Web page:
Find It: A Diamond in the Rough

If you want to find willow, you should first check to see if you are in an area where willow grows. Bebb Willow is, according to Wikipedia, the species of willow most susceptible to the fungus that causes diamonds to form. So, take a look at the range map to see if you are in the plant’s range.

Willow trees love water. You will often find it in wet areas like ditches and swamps. It also loves sunshine. That’s why willow grows so well on roadsides. I can often predict when I’ll see willow while driving down the road. If there’s a dip in

Willow Bush (notice the fungus toward the bottom)

the road, it’s likely to be wet and there’s a good chance that willow will be growing there.

Diamond Willow is not a species, but instead it is a condition. A fungus that attacks some willow species causes branches to die. A canker forms where the branch once lived, creating a colorful and sometimes concave diamond. The tree grows away from the fungus, sometimes creating superbly deformed diamonds.

Willow leaves – not the classic narrow weeping willow

The willow bushes that are most susceptible to diamonds are not the large weeping willows you see in yards or the small pussy willows you often notice in the spring. Instead, we are looking for medium-sized bushes that are often 10-20 feet tall. The leaves on these bushes are not the classic thin willow leaves, but instead a more rounded leaf like what you’d see on a fruit tree.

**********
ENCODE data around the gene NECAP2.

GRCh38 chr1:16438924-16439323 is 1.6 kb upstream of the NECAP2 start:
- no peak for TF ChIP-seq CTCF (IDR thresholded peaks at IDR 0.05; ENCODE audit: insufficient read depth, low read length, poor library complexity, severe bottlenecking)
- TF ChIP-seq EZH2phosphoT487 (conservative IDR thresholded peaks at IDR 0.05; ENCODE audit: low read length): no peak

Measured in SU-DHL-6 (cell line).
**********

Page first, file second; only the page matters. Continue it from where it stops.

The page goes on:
The willow bushes often grow in tight clumps like the one in the picture on this page. Sometimes the bark is smooth, but often in older plants there are significant vertical fissures in the bark. You will also often see lichens growing on the bark.

There are two times of the year that willow really stands out. First, there is late spring when the bushes are adorned with pussy willows. Most willow species sprout pussy willows in the spring, not just the species officialy called “pussy willow.” At this time, leaves are not in full bloom yet, so the willows really stand out.

The second time of year that is great for finding willow is in the late fall. Willows tend to keep their leaves longer than other trees. Where I live, from mid-October to early November, the willows still hold bright yellow leaves which stand out like neon signs. I’ve found willow bushes in the fall in places that I thought didn’t have any. Fall is also a great time to be outside. There are no bugs and the weather is nice and cool.

Once you have found your willow, it’s time to choose a worthy stick and harvest it!

The next step: Harvest It: Bring Home the Diamonds

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